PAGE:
Buy Hooked at Amazon

Dark Earth by Rebecca Stott

book cover of mythological novel Dark Earth by Rebecca Stott
July 2022; Random House; 9780812989113
audio, ebook, print (336 pages); mythology

In 500 AD, Isla and Blue live in exile with their father, the blacksmith able to make the legendary firetongue swords. When he dies and a local warlord plans to enslave the sisters, they escape to Ghost City, the abandoned ruins of the Roman settlement Londinium on the bank of the River Thames. Living there are rebel women, so Isla and Blue must use their skills and the magic of their foremothers to escape the men who hunt them and protect their new community.

Without the Roman oppressors, various groups have returned to the fore in the land. The sisters are part Seax and part Ikeni, which meant their Seax cousins were leery of them. Add in Blue acting odd and otherworldly, and Isla having two colored eyes, and it's a recipe for banishment in those times. The healing knowledge passed down through the women of their family is of course something the men don't understand, so it's easy for the warlord to turn on the sisters. If anything, the son was looking for a reason to do it, and he enjoyed the fear he inspired in others and the devastation he could unleash. The different groups of people only bowed to the power of armies and swords, but even the men feared stories of ghosts and believed in Prophecy. Blue and Isla have some of these gifts, though they don't fully understand it at first. Once they do, they can use it like the tools of the forge that Isla mastered.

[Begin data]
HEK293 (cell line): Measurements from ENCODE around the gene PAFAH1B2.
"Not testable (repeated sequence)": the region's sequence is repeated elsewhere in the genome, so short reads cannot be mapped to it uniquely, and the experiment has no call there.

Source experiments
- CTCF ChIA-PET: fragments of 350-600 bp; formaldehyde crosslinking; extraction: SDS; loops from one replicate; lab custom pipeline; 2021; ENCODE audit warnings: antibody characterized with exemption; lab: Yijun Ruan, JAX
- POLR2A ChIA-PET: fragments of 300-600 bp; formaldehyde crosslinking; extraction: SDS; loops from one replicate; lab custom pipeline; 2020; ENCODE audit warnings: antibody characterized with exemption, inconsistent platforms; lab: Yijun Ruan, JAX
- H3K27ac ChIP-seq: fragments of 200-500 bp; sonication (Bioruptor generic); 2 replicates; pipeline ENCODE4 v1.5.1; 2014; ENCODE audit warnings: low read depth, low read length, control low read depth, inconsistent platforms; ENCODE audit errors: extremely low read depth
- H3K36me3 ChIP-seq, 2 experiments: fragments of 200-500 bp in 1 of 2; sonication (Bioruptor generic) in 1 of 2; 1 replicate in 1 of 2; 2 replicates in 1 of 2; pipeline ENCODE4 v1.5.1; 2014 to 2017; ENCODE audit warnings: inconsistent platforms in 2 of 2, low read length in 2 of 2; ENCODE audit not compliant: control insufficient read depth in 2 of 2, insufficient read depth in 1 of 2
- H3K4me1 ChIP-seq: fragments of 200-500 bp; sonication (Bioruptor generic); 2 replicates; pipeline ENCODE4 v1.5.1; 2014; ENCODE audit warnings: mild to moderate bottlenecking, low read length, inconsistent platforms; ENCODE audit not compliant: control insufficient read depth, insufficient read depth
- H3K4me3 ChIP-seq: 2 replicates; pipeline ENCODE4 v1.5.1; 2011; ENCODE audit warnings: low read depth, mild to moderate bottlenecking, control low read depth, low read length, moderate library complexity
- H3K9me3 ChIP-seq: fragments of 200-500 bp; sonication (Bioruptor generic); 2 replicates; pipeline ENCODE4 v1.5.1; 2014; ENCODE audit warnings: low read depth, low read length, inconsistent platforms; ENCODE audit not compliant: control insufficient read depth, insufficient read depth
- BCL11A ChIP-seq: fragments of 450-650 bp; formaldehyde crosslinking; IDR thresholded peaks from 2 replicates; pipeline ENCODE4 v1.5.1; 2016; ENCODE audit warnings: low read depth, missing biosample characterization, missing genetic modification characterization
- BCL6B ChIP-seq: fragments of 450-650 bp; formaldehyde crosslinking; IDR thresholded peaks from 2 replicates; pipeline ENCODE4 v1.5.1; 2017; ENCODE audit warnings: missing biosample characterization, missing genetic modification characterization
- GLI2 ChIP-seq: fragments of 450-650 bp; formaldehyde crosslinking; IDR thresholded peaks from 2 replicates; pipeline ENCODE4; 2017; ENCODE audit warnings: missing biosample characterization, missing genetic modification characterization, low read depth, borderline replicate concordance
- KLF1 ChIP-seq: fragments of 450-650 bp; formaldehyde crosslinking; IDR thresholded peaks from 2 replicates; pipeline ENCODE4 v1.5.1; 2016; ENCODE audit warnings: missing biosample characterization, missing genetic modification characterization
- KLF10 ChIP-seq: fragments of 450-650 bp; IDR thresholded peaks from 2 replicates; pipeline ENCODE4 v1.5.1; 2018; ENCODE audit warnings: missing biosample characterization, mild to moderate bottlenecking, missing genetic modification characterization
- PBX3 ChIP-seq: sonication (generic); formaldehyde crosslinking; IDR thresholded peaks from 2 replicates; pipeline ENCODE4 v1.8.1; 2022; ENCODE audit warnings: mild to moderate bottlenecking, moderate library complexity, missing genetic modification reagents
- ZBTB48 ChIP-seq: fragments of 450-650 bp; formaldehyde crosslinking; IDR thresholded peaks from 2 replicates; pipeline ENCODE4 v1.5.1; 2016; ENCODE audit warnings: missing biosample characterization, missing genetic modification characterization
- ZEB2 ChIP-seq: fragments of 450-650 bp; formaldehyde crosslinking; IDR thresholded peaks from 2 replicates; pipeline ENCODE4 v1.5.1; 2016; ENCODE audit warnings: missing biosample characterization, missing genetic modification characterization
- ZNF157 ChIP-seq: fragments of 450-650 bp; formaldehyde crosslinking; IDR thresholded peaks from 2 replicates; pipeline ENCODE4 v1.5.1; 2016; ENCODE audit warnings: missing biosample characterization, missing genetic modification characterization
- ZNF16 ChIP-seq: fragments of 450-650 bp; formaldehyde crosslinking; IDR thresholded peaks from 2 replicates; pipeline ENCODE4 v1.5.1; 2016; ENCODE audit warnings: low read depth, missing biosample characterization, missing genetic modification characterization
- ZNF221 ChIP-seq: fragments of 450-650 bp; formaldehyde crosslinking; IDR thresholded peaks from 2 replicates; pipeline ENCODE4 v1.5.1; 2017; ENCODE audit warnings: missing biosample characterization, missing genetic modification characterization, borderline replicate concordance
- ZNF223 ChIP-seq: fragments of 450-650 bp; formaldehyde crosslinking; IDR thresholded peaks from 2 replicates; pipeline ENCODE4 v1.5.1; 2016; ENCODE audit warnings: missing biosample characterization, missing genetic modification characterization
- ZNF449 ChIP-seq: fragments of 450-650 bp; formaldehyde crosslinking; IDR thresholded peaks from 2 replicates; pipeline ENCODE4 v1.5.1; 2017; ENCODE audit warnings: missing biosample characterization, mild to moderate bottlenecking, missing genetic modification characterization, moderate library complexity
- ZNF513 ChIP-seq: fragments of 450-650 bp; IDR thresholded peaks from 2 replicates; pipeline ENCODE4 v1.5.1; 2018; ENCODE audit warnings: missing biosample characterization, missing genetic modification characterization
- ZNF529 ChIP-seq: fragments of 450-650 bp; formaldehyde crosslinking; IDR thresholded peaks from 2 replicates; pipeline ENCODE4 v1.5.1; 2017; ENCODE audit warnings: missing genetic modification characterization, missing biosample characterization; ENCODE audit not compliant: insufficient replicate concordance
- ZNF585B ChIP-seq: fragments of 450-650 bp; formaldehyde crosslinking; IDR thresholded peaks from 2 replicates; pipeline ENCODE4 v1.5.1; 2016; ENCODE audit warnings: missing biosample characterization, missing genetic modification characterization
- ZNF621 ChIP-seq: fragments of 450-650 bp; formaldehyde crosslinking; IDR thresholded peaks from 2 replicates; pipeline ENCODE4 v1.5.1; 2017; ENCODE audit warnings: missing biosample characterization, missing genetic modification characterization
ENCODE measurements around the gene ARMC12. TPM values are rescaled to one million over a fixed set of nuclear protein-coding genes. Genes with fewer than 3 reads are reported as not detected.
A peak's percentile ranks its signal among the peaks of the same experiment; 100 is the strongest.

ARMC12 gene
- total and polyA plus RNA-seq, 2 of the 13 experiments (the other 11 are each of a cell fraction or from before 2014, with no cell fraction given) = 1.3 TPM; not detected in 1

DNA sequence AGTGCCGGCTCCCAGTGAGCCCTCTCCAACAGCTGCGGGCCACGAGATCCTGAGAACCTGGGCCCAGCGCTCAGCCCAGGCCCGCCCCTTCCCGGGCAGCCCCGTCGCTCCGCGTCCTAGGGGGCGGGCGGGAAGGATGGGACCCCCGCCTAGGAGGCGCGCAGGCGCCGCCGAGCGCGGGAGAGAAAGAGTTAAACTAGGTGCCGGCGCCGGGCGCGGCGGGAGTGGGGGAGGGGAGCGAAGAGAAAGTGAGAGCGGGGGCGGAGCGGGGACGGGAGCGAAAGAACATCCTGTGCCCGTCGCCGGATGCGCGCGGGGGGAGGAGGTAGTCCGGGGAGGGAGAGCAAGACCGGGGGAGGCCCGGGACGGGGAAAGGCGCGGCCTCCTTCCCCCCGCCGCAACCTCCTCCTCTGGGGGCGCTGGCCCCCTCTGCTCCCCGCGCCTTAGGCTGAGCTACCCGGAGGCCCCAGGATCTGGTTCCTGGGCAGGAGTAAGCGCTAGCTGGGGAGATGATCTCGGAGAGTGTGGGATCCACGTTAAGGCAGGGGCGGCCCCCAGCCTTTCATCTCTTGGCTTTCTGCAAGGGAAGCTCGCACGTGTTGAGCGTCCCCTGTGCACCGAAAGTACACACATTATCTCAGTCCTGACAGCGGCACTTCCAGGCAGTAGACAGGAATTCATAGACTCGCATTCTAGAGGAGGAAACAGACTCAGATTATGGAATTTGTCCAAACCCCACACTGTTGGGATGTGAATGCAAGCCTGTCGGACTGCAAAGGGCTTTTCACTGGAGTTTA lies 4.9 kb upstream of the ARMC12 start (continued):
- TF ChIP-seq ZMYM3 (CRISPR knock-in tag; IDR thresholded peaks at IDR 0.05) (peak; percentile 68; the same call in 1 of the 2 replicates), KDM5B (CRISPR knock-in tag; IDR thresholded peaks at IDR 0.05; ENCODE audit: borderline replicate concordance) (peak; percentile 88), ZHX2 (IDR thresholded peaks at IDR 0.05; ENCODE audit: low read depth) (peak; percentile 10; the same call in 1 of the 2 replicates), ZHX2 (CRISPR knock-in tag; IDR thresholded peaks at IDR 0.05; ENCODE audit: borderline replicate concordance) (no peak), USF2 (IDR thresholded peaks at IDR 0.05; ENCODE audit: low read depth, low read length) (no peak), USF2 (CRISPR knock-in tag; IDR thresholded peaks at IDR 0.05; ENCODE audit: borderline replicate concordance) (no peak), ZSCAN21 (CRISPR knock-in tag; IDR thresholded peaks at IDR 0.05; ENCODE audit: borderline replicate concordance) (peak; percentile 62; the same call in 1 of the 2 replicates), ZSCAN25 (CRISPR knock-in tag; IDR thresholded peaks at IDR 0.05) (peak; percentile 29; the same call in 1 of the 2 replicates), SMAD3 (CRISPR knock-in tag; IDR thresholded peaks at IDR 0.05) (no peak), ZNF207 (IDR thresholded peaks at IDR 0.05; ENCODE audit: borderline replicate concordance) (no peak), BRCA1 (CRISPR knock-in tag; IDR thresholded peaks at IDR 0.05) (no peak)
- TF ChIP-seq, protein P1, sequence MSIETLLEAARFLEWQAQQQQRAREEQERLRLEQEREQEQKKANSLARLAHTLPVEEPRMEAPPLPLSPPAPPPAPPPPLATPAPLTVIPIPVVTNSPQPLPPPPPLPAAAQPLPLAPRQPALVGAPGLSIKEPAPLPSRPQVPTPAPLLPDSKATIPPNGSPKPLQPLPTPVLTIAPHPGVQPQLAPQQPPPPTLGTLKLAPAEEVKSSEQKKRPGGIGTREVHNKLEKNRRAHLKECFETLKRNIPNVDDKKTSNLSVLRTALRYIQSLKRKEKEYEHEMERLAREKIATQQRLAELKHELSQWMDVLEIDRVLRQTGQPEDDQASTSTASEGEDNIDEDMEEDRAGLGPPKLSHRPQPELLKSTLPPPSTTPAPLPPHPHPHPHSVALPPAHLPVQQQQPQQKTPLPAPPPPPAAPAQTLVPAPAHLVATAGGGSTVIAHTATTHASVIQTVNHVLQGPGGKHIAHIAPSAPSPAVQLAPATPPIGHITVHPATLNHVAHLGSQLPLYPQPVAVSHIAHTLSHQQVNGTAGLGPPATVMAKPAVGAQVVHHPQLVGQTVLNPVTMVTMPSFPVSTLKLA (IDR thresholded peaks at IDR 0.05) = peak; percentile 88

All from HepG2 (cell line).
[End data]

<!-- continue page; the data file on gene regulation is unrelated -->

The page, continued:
The threat to the women of the Ghost City is real, and one that exists for any woman threatened by men. I loved the soft, lulling rhythms of the language of the novel, the world that it paints. If you've ever seen Vikings, the Northman, and series like that, this novel exists in that realm and with that kind of magic. The visions, prophecy, and knowledge are there, and we see the women use it to save themselves and all they care about. It's an underdog story, beautifully written and imagined. 

Buy Dark Earth at Amazon

Small Town, Big Magic by Hazel Beck

book cover of folklore novel Small Town, Big Magic by Hazel Beck
August 2022; Graydon House; 978-1525804717
audio, ebook, print (416 pages); folklore